You can learn anything by watching something done right and studying the exact same thing done wrong. So besides watching good movies to inspire you, watch bad movies to see what not to do as a screenwriter. One of the latest poorly reviewed films is “The 5th Wave.” Let’s dissect what made this movie so bad when the book was received so well.
If you haven’t read the book, you can truly study “The 5th Wave” from a cinematic point of view. Many novels and stage plays translate poorly into movies because the movie too closely follows the original source material, which makes for a dull visual story. That’s the huge problem with the beginning of “The 5th Wave.”
The basic story is that aliens have invaded the Earth and have decimated the world’s population in multiple waves where each wave is a different type of attack ranging from electromagnetic pulses to knock out machines to earthquakes, flash floods, and diseases. The premise is interesting, but the presentation of that initial premise is boring. To show the effects of each wave, we get to see short snippets of the disaster from tidal waves hitting coastal cities to people being quarantined and dying. Watching a parade of disasters strike is ultimately boring because how exciting can it be to watch a tidal wave blow apart the Tower Bridge in London?
Visually it’s interesting but from a story perspective, you have to ask why bother showing this when it has nothing to do with the main story, which is about a 16-year old girl in Ohio trying to survive? “The 5th Wave” spends most of Act I simply showing us one disaster after another with characters who pop up briefly, never to be seen again. The hero’s mother dies and the hero sees her best friend briefly in quarantine and you never see the hero’s best friend again.
Most likely the movie was simply following the book too closely, but from a cinematic point of view, what’s the point of introducing the hero’s best friend if she never plays a part in the rest of the story?
When the hero’s mother dies, we’re supposed to feel sad at the loss, but we briefly saw the mother in one scene before she’s dead in the next, so it’s hard to care about her at all.
What makes “The 5th Wave” so unsatisfying as a movie is the villain. The aliens, called the Others, are the villains, yet they’re never personified in any way to directly threaten the hero. Think of “Star Wars” where Darth Vader plays a major role from beginning to end. Since we constantly see him threatening and hurting others, we’re already cringing at the thought of the hero having to confront and fight him eventually.
In “the 5th Wave,” there is no single villain who represents a threat to the hero from beginning to end. Instead of a single person, we get the vague threat of aliens who we never get to see. When we finally do see a villain disguised as an Army commander, he pops up near the end and tries to kill the hero from a helicopter, but fails. Then he flies away. So there’s no anticipation or build up for the hero confronting the hero (unlike “Star Wars”) and there’s no final climactic battle at the end either.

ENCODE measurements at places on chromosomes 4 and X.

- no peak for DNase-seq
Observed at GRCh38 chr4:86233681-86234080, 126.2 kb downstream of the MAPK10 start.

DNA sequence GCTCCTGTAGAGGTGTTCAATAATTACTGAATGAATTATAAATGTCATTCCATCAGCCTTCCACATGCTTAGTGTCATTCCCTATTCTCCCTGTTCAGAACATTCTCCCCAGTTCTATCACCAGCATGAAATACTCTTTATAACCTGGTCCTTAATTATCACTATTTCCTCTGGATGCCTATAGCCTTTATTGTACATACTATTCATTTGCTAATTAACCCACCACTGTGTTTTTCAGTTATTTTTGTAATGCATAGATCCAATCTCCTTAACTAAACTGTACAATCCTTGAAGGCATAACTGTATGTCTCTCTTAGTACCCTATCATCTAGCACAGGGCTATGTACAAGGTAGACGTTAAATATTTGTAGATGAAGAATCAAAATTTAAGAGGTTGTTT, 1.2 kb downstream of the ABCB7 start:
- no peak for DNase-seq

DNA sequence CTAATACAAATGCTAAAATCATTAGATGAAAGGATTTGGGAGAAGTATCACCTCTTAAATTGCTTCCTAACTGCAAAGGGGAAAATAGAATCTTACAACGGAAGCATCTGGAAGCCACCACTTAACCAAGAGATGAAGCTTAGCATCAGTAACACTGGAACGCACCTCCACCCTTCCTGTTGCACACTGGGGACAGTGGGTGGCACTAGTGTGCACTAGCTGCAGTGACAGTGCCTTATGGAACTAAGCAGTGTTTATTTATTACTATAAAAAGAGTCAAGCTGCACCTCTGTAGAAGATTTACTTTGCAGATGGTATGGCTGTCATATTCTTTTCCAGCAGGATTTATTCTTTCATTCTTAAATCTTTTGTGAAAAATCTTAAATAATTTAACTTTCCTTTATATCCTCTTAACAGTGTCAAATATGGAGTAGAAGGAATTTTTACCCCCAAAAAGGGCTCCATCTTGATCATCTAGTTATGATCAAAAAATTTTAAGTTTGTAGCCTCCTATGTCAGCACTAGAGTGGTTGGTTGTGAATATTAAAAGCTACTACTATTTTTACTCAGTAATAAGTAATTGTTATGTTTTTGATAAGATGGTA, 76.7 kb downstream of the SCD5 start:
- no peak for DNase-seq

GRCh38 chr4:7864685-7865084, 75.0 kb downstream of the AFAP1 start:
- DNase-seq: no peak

In “Star Wars,” Luke clearly defeats Darth Vader by blowing up the Death Star. In “The 5th Wave,” the hero rescues her little brother while someone up blows up the military base the aliens were using, the alien villain tries to shoot the hero but fails, and the villain flies away. The hero does absolutely nothing to fight or defeat the villain. Imagine how exciting “Star Wars” would have been if someone else had blown up the Death Star while Luke watches. That would be boring, and that’s why the ending in “The 5th Wave” is so boring because the hero does nothing to defeat the villain.
How exciting would “Rocky” have been if instead of getting into the boxing ring to fight Apollo Creed, Rocky had simply sat in the audience and watched someone else beat up Apollo Creed?
“The 5th Wave” is dull with moments of excitement, but not enough to sustain the full movie. There’s no sense of finality in the hero defeating the villain (because the hero does not defeat the villain). There’s no sense of threat to the hero from the beginning because the villain is never personified until the end, and even in the end, the hero does little more than shoot at the hero and miss. Imagine if in “Star Wars,” Darth Vader shot at Luke’s X-Wing fighter escorts and kept missing. Imagine if Darth Vader swung his light saber at Obi-wan but kept missing. Real exciting, huh? That’s the level of excitement “The 5th Wave” offers where the villain never really threatens the hero directly.
“The 5th Wave” may be a good book, but as a movie, it fails miserably. The story structure is simply not there and it should be blatantly obvious to everyone except the people in Hollywood who will continue to ignore story structure as the foundation of a great movie while they focus on A-list actors, directors, and popular novels without ever thinking about structuring a story as a movie properly. Don’t make the same mistakes that Hollywood makes time and time again.
Make sure your story is visually compelling from start to finish, has a likable hero who’s constantly threatened by a villain, and who defeats the villain in a convincing and climactic struggle in the end. That’s the simple formula that “The 5th Wave” completely lacks, which means it’s not really a story at all but just a bunch of scenes thrown together that provide an emotionless moviegoing experience.